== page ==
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Louisa-Lawrence Co, KY

In God We Trust - Established 2008


October 11, 2017


Ehlers Danlos Syndrome is a connective tissue disorder that can affect any part of your body. The comorbidies that come with it are growing each year. There are some that are too non specific to pin down so we are depending on research to connect all the dots. In medical school doctors are taught when you hear hoof prints to think horse not zebra making someone with EDS a medical zebra.

Madison, Emma, and Mackenzie Nelson and their mother Mattibeth Nelson.Madison, Emma, and Mackenzie Nelson and their mother Mattibeth Nelson.

As someone who loves her hometown I know our doctors are up to the challenge of learning more about EDS. I have been to the past two learning conferences on Ehlers Danlos Syndrome and have discovered a few things:

*  1. The number of doctors familiar with E.D.S is so scarce that on average people go 5 or more years before they get a diagnosis.

*  2. These patients often have to travel for hours and feel like giving up before having their symptoms are validated.

*  3. The hopes of the new criteria is to serve as a starting point for the EDS (zebra) community.

*  4. This criteria will change as more research is done but we need your help.


On March 15th 2017 there was new criteria published for the diagnosis of EDS specifically, hEDS. Although they are searching for the gene mutation at this time, it has not been found so they are relying on a clinical diagnosis. We want to stick local so I implore you to please take the time to read about hEDS and help us stay local.

A program sponsored by EDS is now offering free C.M.E.'s for medical professionals. You can sit at home on your computer and get all your C.M.E.'s for free. If that is not enough to interest you then how about this? The number of diagnoses in Louisa is going up and familiar doctors are so full that they are turning away patients.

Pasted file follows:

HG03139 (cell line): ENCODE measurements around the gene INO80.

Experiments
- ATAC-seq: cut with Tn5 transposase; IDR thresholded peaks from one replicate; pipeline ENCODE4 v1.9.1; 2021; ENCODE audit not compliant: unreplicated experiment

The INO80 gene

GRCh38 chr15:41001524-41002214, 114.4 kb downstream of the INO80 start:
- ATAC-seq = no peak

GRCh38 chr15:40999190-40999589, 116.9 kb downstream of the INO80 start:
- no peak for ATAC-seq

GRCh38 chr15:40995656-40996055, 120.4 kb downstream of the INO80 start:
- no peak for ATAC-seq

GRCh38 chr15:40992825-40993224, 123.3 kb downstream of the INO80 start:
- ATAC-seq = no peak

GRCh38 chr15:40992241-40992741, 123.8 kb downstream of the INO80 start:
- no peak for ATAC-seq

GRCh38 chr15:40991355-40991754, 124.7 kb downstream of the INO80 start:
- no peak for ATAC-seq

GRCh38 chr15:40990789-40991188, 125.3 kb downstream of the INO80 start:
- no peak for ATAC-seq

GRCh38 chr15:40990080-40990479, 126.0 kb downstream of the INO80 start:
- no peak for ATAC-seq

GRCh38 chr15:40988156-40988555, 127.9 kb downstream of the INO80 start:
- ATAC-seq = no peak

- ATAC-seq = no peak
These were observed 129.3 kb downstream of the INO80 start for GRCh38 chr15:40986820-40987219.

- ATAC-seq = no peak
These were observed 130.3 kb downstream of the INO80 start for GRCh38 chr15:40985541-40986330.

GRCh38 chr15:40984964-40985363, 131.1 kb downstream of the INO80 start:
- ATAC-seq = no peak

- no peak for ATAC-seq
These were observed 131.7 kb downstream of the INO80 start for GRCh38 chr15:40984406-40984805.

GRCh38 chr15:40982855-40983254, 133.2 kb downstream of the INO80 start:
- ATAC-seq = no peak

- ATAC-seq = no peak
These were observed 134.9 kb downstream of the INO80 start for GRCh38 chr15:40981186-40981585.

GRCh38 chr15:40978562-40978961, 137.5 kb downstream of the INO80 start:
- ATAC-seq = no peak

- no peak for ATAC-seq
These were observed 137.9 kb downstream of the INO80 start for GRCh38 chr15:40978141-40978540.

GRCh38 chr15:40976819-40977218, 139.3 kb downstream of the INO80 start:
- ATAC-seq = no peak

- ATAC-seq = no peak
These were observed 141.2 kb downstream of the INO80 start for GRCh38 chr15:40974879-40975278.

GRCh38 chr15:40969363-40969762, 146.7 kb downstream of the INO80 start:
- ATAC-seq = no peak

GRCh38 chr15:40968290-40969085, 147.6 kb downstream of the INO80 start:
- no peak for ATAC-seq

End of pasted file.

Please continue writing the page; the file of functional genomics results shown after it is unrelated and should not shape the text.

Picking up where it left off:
Our local dazzle (group of zebras) consists of 15 members that have been officially diagnosed to include:

Donna Brady and her daughter, three of my children: Madison, Emma, and Mackenzie Nelson. This list also includes myself now. All residing in Louisa/Prichard area.

There are several in our group that suspect it as well but need more local medical professionals to understand it. Come grow with us. This program is aimed at just the basic explanation of E.D.S. and symptoms that go along with it.

For more information you can go to


October 8, 2017

On Tuesday, Oct. 10, nations, organizations and advocates will recognize WORLD MENTAL HEALTH DAY. The Kentucky Department of Veterans Affairs (KDVA) works every day to ensure veterans receive the mental health evaluation and treatment they need.

“There are mental health programs for veterans throughout the Commonwealth,” said KDVA Commissioner Norman Arflack, “and we want to make sure that every veteran who may need those programs can find and use them.

“Good mental health is as crucial as good physical health,” Arflack said. “The stigma of seeking mental health treatment is long gone. The only thing wrong is not seeking the treatment you need.”

KDVA’s benefits counselors, who serve veterans in every county of Kentucky, are federally certified and can refer veterans to exactly the services they need. KDVA’s services are always free of charge to veterans.

Find the Veterans Benefits Field Representative who serves a particular county here.

World Mental Health Day is observed on Oct. 10 every year, with the overall objective of raising awareness of mental health issues around the world and mobilizing efforts in support of mental health. The Day provides an opportunity for all stakeholders working on mental health issues to talk about their work, and what more needs to be done to make mental health care a reality for people worldwide.

Find resources and information for veterans at these links:

Connect with KDVA for services and benefit information

Mental Health from the federal VA

Locate your local VA

Other free resources:

Give An Hour

Military OneSource

Mission 22


From Kentucky Department of Veterans Affairs

Date: 10-02-2017